The Catcher In The Rye And William Shakespeare's The Tempest

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A confronting discovery can have the potential to change an individual's perspective of the world, themselves and others. William Shakespeare’s comedic play, The Tempest, published in 1611, explores a man who utilises his magic to conjure a storm and bring his enemies, including his brother, to his island in order to reconcile past differences. Additionally, The Catcher in the Rye (TCITR), a 1951 retrospective bildungsroman by J.D. Salinger, concerns a seventeen-year-old boy suffering the grief and hardship of his brother’s death. As demonstrated in these texts, the nature of rediscovering can be challenging for an individual, however, can lead to new understandings of themselves and others. Furthermore, both positive and negative outcomes are a product of a transformation. Confronting and transformative discoveries emerge from past experiences, in turn, creating a transformation of an individual.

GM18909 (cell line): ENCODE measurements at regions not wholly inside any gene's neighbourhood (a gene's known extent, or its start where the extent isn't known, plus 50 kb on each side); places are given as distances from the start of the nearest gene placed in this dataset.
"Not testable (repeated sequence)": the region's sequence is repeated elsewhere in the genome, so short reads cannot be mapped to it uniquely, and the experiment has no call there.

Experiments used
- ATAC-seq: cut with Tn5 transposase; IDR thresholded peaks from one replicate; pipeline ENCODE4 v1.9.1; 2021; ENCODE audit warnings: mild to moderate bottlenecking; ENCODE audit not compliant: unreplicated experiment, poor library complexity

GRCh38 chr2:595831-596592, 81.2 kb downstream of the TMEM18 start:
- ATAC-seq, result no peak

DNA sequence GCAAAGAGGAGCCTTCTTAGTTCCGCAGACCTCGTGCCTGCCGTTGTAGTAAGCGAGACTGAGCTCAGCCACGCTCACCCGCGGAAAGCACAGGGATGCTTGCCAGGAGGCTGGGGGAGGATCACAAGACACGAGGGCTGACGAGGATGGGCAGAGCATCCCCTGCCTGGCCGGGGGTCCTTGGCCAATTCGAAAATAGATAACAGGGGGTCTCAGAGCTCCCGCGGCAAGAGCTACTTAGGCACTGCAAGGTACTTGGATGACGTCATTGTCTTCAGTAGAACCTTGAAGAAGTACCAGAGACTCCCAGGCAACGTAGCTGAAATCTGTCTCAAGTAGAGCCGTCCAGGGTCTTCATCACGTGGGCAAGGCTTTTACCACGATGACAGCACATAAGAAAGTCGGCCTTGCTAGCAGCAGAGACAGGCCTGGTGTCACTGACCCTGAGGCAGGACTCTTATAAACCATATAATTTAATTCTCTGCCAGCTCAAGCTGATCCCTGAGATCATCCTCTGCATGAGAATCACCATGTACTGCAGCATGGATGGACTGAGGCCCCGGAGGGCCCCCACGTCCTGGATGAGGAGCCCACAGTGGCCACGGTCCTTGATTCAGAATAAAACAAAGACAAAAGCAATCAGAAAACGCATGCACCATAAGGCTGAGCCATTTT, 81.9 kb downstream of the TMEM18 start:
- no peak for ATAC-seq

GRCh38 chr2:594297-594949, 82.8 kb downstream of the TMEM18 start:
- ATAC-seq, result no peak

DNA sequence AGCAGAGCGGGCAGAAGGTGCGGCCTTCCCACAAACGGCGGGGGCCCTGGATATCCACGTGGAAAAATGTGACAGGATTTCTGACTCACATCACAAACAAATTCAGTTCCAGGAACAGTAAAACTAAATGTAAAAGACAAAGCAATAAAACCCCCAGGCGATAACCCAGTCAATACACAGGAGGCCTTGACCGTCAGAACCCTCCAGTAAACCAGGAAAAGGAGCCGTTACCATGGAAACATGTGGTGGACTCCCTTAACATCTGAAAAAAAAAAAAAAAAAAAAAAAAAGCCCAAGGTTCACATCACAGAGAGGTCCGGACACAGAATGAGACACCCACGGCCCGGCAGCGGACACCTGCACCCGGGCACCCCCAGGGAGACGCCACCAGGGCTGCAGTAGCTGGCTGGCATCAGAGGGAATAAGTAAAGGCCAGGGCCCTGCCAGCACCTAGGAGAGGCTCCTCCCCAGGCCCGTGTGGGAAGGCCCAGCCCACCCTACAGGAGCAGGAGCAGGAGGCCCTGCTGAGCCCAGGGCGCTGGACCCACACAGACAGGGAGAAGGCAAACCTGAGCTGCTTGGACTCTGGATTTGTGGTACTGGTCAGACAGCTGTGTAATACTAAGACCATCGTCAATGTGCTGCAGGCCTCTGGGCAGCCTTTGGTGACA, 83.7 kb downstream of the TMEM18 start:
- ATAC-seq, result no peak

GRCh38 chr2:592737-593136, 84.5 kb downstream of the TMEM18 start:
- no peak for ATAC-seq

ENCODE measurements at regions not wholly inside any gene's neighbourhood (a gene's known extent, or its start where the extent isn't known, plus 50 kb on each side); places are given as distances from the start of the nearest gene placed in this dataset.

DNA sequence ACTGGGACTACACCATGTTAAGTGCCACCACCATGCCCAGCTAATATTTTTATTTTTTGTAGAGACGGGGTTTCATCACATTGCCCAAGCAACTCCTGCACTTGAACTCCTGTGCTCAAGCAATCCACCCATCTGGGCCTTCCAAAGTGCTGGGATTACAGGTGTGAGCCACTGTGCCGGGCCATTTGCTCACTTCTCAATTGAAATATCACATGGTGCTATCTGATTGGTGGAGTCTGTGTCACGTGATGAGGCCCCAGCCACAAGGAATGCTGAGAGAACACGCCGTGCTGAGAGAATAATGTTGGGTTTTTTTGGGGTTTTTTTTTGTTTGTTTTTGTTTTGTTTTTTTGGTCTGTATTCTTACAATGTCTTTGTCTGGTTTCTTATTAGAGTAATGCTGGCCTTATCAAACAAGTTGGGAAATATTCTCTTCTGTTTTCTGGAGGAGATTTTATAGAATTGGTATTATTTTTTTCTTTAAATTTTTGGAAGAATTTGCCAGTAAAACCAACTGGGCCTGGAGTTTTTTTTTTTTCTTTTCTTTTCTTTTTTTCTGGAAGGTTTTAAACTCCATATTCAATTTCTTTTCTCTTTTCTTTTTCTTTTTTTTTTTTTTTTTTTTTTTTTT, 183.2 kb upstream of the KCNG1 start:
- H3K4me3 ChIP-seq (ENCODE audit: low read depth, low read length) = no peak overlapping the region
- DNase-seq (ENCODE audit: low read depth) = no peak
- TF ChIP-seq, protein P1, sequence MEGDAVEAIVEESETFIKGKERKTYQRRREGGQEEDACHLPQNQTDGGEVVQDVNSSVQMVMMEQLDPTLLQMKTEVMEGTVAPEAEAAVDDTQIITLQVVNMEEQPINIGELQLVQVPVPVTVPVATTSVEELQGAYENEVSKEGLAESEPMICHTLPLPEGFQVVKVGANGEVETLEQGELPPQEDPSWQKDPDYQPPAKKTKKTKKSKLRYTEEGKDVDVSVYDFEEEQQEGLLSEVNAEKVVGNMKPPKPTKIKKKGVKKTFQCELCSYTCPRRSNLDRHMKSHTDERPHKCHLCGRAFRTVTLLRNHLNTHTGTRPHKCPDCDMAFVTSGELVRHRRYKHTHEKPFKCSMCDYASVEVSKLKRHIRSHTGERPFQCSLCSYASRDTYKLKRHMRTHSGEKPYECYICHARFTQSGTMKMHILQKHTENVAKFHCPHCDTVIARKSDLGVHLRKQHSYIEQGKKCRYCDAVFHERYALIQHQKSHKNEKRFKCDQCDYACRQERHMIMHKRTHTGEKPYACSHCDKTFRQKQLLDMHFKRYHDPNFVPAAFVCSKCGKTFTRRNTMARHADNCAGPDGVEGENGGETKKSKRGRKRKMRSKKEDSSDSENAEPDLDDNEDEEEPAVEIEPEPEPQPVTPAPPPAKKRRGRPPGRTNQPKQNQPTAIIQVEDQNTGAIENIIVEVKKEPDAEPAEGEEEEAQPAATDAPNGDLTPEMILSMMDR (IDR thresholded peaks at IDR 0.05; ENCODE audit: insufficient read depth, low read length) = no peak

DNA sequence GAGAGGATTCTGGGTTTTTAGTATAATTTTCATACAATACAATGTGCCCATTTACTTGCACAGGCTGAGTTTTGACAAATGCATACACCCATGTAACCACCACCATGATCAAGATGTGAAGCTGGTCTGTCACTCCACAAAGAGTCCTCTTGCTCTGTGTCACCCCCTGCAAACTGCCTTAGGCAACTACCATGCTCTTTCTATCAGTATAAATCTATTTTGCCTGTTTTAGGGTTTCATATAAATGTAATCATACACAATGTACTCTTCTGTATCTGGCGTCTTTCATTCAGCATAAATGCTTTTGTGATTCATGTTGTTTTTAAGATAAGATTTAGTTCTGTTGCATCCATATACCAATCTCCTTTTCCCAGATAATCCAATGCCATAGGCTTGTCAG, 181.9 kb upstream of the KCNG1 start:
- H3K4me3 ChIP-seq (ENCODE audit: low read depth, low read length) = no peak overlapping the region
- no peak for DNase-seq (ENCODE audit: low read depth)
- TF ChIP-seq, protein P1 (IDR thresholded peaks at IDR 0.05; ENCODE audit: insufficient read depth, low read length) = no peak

Rediscovering past experiences can be confronting, yet have the potential to transform an individual. The Tempest reflects the capability past experiences have to enable self-discovery and reconcile relationships through the rediscovery of the past. This process may be confronting do to the forgotten or concealed nature of the discovery, in turn, cause an individual’s perspective of themselves and the world to be transformed. In 1609, the 'Sea Venture', sailed into a hurricane, stranding 150 passengers on a Bermuda island, where they remained for ten months. Despite assumed dead

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